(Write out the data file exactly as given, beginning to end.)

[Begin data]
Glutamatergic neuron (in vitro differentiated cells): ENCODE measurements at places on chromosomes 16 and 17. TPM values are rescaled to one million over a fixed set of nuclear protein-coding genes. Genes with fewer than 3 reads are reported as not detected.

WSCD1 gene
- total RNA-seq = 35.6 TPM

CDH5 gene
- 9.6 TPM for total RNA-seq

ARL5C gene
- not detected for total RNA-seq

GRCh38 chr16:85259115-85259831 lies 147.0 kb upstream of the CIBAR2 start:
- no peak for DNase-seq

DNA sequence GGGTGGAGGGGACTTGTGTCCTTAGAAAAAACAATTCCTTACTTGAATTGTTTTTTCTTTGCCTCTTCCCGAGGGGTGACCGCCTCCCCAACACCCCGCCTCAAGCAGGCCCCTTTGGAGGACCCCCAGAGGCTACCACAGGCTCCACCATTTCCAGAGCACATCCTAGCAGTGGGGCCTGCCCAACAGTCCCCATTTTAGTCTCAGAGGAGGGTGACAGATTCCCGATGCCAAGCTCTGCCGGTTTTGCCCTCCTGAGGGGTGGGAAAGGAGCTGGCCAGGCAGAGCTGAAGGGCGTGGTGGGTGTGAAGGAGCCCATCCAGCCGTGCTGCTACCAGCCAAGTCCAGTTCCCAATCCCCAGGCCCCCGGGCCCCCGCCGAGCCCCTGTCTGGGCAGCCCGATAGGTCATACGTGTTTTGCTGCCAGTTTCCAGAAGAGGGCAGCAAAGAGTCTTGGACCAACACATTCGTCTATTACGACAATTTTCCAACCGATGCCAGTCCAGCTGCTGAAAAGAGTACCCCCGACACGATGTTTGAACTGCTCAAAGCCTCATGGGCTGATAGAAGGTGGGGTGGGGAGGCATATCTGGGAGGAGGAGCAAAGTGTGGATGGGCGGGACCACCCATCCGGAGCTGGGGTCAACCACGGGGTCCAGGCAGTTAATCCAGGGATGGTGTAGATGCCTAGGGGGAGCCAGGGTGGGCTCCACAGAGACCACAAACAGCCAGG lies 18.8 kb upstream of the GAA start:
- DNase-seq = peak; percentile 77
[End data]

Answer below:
Glutamatergic neuron (in vitro differentiated cells): ENCODE measurements at places on chromosomes 16 and 17. TPM values are rescaled to one million over a fixed set of nuclear protein-coding genes. Genes with fewer than 3 reads are reported as not detected.

WSCD1 gene
- total RNA-seq = 35.6 TPM

CDH5 gene
- 9.6 TPM for total RNA-seq

ARL5C gene
- not detected for total RNA-seq

GRCh38 chr16:85259115-85259831 lies 147.0 kb upstream of the CIBAR2 start:
- no peak for DNase-seq

DNA sequence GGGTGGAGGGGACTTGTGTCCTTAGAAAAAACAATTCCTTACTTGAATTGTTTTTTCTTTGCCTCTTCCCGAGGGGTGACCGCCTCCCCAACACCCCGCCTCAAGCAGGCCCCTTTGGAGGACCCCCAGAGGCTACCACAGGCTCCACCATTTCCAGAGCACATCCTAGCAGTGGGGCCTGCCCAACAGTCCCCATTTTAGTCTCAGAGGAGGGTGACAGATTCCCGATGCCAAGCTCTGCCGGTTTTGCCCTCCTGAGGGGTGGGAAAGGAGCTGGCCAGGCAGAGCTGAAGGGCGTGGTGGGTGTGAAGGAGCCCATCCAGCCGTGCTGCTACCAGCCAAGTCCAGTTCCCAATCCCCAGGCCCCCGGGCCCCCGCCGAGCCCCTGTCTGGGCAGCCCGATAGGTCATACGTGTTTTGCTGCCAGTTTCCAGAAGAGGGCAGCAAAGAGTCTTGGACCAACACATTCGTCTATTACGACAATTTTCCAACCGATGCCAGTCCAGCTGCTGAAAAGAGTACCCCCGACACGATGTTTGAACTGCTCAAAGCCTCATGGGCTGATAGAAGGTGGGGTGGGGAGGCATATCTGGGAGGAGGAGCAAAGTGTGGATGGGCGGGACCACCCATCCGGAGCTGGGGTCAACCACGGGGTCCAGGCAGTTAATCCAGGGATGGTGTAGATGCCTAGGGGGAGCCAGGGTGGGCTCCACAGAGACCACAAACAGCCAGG lies 18.8 kb upstream of the GAA start:
- DNase-seq = peak; percentile 77